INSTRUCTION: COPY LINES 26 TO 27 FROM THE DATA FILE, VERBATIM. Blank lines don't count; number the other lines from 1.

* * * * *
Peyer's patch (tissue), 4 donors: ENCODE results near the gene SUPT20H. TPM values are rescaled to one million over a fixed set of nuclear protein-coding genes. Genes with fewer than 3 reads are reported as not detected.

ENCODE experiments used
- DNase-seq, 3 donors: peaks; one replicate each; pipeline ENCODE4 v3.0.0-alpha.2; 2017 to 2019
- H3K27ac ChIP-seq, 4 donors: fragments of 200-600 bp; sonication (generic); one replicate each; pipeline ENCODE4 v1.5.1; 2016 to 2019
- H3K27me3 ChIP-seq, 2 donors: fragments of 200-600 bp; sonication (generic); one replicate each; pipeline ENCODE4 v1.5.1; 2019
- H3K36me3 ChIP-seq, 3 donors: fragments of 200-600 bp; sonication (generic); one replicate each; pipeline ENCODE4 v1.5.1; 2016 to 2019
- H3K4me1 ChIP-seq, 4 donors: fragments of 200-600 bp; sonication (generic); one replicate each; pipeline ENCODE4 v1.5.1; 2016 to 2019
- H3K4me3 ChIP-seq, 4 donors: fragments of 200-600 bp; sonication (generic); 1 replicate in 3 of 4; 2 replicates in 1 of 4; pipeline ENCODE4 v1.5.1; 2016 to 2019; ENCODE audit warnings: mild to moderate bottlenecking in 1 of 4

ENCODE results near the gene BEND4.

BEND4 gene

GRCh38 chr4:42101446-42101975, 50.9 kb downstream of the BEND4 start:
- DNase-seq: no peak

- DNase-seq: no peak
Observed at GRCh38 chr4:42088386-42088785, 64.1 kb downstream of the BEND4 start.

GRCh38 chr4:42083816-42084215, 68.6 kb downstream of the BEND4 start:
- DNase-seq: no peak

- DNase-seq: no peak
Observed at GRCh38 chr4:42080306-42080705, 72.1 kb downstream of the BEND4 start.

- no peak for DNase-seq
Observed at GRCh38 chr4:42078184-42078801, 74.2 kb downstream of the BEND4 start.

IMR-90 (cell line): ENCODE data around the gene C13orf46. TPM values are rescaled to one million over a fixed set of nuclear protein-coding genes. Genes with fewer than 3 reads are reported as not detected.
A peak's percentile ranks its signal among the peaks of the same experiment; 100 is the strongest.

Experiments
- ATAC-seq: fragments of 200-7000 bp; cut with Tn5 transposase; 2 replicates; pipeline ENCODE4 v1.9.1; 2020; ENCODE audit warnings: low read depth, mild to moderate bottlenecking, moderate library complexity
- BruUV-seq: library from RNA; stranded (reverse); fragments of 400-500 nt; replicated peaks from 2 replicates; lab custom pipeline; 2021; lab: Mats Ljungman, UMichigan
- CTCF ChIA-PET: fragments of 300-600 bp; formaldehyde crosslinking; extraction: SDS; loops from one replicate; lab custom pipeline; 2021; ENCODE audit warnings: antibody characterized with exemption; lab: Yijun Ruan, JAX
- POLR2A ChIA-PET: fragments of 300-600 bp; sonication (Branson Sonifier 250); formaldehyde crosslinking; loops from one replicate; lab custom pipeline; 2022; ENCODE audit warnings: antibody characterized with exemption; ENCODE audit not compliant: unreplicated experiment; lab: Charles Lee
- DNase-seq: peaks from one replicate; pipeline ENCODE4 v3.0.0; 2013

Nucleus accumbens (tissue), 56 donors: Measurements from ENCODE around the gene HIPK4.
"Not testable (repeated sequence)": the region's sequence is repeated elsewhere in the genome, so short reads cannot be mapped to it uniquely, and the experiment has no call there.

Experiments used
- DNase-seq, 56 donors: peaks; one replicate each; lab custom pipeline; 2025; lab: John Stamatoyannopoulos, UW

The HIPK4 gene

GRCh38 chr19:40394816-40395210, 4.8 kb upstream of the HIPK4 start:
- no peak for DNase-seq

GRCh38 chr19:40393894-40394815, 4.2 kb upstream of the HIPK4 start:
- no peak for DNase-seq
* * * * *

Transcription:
- CTCF ChIA-PET: fragments of 300-600 bp; formaldehyde crosslinking; extraction: SDS; loops from one replicate; lab custom pipeline; 2021; ENCODE audit warnings: antibody characterized with exemption; lab: Yijun Ruan, JAX
- POLR2A ChIA-PET: fragments of 300-600 bp; sonication (Branson Sonifier 250); formaldehyde crosslinking; loops from one replicate; lab custom pipeline; 2022; ENCODE audit warnings: antibody characterized with exemption; ENCODE audit not compliant: unreplicated experiment; lab: Charles Lee